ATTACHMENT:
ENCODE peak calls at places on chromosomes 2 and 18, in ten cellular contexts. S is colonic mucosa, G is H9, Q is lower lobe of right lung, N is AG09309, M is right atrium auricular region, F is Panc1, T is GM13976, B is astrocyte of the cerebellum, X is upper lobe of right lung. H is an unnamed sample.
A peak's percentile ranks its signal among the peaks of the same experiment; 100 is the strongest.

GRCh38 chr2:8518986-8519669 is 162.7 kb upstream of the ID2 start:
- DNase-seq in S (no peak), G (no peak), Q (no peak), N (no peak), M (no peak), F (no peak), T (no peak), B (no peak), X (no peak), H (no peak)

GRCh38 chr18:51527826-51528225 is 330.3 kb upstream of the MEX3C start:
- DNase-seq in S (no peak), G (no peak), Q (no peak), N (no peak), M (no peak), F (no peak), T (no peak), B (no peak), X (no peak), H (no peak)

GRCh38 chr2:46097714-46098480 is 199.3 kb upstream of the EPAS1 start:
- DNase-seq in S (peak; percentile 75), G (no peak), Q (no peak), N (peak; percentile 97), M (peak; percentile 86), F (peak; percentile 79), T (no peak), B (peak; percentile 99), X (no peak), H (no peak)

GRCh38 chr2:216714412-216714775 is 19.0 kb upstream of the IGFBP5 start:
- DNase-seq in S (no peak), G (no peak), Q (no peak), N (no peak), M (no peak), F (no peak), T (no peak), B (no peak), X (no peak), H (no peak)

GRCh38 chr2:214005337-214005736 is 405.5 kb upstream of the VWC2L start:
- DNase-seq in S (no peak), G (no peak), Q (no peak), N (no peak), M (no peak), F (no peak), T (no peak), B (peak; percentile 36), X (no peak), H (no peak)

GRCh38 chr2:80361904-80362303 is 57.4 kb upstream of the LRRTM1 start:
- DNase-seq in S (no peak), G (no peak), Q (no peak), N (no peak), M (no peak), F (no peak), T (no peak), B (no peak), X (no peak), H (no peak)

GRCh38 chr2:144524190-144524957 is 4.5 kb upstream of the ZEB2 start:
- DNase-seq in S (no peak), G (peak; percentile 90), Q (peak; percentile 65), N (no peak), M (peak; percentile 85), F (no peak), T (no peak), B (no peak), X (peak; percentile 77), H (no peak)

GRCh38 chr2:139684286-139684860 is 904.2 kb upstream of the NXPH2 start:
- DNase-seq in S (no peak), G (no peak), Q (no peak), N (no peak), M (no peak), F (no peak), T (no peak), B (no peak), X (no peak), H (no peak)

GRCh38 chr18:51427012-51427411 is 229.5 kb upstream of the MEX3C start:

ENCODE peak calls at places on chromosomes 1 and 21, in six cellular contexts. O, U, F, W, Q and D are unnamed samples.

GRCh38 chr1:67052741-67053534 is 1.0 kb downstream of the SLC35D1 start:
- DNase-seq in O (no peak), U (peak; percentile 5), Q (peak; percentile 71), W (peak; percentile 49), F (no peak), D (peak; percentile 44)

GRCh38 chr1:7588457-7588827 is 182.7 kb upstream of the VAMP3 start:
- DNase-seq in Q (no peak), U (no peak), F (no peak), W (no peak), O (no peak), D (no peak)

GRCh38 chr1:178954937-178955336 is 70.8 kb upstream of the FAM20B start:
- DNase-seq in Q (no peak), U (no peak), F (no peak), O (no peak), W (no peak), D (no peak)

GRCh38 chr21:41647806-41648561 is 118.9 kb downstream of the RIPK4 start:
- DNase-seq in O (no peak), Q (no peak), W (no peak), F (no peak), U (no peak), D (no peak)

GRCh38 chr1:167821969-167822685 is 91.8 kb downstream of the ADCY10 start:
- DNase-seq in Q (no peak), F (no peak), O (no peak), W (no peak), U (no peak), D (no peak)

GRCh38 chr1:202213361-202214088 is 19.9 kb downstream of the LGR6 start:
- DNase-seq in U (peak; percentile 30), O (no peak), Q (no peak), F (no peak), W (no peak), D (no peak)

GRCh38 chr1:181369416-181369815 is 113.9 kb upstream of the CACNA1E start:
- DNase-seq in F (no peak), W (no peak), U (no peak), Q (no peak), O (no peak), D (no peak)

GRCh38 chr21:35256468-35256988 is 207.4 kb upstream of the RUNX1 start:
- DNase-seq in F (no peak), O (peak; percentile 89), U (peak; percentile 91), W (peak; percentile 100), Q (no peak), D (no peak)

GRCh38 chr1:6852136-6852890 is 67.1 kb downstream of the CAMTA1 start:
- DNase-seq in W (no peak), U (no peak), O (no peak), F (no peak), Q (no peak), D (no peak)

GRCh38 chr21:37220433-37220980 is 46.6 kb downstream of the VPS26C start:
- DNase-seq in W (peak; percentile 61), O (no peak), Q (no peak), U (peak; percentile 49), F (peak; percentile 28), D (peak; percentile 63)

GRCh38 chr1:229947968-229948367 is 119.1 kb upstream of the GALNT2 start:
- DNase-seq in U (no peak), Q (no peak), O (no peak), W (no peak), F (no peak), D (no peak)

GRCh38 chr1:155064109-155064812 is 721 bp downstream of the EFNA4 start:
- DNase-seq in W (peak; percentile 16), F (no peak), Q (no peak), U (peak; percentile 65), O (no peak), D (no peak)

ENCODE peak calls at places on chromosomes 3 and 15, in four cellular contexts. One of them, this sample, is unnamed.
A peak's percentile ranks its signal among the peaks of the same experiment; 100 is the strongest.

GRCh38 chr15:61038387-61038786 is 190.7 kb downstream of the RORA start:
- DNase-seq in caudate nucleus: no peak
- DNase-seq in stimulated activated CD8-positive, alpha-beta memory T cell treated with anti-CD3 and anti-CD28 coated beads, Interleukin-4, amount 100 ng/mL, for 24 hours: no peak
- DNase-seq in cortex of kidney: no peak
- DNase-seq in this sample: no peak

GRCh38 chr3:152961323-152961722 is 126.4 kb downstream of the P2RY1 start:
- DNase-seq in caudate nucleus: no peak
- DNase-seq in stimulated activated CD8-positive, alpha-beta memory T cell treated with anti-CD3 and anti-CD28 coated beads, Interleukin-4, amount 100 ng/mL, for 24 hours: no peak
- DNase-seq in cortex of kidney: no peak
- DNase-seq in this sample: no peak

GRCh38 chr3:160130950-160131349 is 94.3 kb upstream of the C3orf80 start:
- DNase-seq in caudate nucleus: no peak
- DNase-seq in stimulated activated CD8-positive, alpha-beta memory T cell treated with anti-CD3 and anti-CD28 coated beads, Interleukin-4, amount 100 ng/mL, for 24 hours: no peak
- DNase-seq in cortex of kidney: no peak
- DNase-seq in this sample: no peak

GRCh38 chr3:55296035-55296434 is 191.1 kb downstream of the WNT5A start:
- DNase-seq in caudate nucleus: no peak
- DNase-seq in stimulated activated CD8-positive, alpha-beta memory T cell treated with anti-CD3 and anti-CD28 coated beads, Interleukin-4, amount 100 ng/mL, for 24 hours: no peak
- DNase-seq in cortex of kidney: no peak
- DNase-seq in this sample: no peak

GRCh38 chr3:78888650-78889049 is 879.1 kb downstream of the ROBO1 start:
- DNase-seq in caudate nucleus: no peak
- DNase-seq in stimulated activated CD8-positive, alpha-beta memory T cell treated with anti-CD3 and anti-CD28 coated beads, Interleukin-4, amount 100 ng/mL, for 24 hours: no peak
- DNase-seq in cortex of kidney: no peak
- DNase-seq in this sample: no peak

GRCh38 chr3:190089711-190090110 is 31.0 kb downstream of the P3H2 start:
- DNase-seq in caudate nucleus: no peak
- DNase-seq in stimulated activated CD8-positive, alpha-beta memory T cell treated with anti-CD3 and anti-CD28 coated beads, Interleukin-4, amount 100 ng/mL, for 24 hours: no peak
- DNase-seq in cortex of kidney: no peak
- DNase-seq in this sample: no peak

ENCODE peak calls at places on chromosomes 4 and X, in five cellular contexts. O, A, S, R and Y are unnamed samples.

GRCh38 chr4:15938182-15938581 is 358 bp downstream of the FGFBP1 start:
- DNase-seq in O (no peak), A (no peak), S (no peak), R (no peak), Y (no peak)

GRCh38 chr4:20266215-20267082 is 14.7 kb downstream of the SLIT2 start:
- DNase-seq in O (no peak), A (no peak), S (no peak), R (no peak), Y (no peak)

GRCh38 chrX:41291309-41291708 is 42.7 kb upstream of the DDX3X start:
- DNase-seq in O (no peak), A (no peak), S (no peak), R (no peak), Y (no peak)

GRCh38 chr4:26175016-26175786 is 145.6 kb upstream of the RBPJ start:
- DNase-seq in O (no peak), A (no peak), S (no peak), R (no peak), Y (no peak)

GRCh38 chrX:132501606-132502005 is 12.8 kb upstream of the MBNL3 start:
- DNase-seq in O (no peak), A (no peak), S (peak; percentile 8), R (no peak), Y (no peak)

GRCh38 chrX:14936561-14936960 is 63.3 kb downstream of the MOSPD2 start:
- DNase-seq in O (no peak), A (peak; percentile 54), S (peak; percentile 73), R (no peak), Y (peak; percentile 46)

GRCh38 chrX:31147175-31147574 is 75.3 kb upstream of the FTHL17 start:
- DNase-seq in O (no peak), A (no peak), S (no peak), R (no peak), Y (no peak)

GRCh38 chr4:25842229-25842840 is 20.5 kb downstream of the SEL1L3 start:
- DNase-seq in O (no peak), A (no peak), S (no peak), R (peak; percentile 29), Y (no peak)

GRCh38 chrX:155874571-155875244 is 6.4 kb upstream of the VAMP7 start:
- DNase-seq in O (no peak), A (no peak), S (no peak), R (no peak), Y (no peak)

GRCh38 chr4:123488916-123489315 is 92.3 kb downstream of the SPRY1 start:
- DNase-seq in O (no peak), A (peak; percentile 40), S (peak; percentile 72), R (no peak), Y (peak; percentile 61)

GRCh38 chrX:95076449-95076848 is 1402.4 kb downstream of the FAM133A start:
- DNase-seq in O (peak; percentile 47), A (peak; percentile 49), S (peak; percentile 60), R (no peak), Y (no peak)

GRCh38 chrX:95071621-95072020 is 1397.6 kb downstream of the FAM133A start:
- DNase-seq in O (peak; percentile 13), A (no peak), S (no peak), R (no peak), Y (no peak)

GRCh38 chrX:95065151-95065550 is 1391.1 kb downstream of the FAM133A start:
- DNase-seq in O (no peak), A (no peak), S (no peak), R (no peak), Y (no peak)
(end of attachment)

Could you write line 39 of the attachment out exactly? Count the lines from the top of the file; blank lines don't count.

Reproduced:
GRCh38 chr21:37220433-37220980 is 46.6 kb downstream of the VPS26C start: